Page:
Not sure about your neck of the woods, but Fall has arrived in Middle Tennessee. On the research station, we made it down to 34 degrees both Saturday and Sunday morning, with a light frost on Saturday. It was chilly as highs only reached the 60s, so there was good excuse for an extra cup of coffee and reason to pull out my favorite jackets.
This time of year is one of my favorites. The sun is out strong, the humidity is low, and despite the cool mornings, the days still warm quickly. The trees in the rolling hills of Middle Tennessee look like they could start changing shades of orange and red any day now. I hope that there has been enough moisture lately for a good show of colors. The calves are weaned and the cows are back to grazing all day on the pastures green with fescue. Just a few more months and we’ll be seeing young calves pop up again! My only complaint is that winter will come too soon.
There’s a big gas stove in my living room that heats the house easily with the ceiling fans to circulate the air, but I haven’t always been used to the luxury of instant heat. As a kid, our main source of heat was a wood furnace in the basement. Every weekend during the Fall was spent cutting, splitting, and stacking firewood for the winter. My dad taught me early to respect falling branches and dead trees. I even had an uncle die from falling branches, so the importance of safety hits home with me.
Dad would take us out to find trees that had died that year. Maybe it was from a lightning storm or wind, either way we didn’t want to get trees that were rotten. Cedar burns too hot. Pine is filled with too much sap and takes more than a year to really dry out. I always knew when we had some hickory in the living room fireplace because sparks would pop everywhere. Splitting logs was the worst for me. I swear the splitting maul weighed as much as I did at the time and I couldn’t easily hit the same place twice. You could always tell when I had split would because we would have plenty of small kindling.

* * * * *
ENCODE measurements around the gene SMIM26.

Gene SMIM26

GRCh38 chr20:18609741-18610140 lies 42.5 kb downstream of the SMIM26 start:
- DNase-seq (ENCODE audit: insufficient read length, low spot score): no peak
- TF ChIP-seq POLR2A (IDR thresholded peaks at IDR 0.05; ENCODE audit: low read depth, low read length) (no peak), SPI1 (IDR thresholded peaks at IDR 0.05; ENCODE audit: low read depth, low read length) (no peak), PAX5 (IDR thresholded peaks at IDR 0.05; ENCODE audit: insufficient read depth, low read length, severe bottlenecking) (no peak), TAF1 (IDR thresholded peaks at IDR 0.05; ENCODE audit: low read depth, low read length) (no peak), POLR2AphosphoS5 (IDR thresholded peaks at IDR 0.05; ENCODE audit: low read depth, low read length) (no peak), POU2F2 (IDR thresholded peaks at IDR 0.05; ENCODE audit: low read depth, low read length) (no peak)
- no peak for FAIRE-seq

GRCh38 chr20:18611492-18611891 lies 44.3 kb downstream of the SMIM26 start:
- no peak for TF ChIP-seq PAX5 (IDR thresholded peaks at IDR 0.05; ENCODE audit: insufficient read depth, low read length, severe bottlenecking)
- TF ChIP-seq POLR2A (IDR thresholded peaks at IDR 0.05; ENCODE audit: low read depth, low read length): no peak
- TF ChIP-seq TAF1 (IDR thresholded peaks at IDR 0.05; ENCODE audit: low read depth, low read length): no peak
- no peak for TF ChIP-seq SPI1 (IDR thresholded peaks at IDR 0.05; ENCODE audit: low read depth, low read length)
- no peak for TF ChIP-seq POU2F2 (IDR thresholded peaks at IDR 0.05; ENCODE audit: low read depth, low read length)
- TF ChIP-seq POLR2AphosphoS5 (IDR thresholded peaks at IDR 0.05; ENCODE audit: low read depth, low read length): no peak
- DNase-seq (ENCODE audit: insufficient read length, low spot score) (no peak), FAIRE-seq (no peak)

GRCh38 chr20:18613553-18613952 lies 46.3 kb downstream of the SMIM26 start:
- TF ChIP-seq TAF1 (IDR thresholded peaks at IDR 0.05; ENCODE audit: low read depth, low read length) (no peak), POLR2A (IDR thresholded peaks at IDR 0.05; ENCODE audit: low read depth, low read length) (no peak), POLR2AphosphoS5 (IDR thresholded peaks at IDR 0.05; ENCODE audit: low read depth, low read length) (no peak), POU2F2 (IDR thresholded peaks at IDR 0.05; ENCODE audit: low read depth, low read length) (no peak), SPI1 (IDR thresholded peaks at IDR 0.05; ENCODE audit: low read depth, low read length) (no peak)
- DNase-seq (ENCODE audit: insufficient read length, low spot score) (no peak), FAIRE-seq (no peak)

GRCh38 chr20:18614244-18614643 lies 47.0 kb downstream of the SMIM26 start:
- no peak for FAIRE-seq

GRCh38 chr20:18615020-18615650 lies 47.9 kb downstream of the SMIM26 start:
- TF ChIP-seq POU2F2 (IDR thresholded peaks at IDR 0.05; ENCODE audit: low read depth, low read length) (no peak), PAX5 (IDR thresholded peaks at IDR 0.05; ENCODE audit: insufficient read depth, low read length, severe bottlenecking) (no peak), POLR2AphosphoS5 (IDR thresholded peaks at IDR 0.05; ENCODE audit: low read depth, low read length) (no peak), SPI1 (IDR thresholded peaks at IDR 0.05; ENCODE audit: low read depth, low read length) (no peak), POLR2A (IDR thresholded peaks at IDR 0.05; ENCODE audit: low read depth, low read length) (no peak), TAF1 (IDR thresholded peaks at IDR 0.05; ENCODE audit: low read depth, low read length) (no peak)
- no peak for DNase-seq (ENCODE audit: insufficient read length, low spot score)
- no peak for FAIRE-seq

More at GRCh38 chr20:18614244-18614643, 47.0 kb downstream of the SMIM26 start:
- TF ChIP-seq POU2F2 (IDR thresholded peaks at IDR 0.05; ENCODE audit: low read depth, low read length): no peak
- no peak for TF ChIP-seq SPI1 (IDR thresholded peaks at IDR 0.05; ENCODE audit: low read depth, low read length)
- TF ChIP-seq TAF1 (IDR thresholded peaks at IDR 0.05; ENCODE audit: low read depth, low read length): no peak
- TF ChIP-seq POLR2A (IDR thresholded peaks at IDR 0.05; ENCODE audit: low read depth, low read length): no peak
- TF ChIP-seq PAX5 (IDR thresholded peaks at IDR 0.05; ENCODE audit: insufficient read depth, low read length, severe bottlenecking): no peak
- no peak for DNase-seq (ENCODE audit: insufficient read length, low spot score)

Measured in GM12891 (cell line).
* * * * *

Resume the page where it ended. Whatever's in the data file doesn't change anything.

I remember jumping off the school bus at 4:00 on afternoons when mom and dad would be late working cows. By that time, I was in 10th grade or so and would run down to the basement and build a fire in the furnace. Once things were going there I would jump on the 4-wheeler and go check our cows around the house. Especially during calving season, dad didn’t always make it home before dark. Then it would be off to feed the calves in the barn lot, usually next Fall’s show calves or some of my smaller calves on grain feed. It was always something.
I wouldn’t change those days for anything. I was learning more than I ever realized about the responsibility of having chores and hard work. And here I sit having trouble working only 40 hours each week. Anyway, the Fall time of the year is pretty special and it won’t be long until I complain about scraping frost off the windshield every morning. Until then I’ll enjoy the transition period.
Has Fall moved into your area yet?